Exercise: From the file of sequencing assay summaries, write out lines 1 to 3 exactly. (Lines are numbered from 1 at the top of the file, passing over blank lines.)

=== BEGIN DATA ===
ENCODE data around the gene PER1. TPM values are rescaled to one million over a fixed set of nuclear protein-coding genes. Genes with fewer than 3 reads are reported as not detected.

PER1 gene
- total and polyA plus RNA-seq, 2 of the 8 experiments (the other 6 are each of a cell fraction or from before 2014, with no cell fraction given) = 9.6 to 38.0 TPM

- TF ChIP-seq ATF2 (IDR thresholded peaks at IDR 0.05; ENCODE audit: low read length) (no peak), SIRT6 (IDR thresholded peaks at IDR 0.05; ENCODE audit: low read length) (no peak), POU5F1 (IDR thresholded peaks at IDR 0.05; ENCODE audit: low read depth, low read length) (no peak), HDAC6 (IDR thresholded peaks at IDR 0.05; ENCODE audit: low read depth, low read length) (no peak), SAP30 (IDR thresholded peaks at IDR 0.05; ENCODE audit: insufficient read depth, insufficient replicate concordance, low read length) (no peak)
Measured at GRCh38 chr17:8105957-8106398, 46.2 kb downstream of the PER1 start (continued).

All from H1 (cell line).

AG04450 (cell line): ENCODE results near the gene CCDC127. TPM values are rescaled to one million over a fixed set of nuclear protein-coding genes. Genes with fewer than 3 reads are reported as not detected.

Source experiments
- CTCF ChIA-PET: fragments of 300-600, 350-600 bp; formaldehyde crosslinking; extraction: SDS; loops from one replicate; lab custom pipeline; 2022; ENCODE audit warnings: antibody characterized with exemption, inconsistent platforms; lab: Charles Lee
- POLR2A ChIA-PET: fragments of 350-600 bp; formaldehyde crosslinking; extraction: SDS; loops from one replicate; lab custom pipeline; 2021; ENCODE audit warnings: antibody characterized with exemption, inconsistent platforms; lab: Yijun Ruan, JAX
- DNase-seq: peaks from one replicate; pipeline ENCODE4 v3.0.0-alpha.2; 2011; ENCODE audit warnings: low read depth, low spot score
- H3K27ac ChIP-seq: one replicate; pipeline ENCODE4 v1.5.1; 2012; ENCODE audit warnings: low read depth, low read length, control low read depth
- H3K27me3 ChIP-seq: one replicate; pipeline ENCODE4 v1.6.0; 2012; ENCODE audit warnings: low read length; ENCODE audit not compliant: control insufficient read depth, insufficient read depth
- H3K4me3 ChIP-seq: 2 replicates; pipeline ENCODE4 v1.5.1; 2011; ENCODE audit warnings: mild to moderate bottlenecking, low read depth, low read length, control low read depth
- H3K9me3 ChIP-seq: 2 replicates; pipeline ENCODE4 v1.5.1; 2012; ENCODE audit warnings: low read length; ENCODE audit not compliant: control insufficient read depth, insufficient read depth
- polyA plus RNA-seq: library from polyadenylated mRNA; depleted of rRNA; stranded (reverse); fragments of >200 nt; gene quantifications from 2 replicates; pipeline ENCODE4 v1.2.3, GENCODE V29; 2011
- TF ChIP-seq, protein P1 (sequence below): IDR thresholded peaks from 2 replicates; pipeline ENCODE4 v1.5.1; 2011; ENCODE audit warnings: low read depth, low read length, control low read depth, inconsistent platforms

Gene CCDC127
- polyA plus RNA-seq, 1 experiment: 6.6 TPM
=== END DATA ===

ENCODE data around the gene PER1. TPM values are rescaled to one million over a fixed set of nuclear protein-coding genes. Genes with fewer than 3 reads are reported as not detected.

PER1 gene
- total and polyA plus RNA-seq, 2 of the 8 experiments (the other 6 are each of a cell fraction or from before 2014, with no cell fraction given) = 9.6 to 38.0 TPM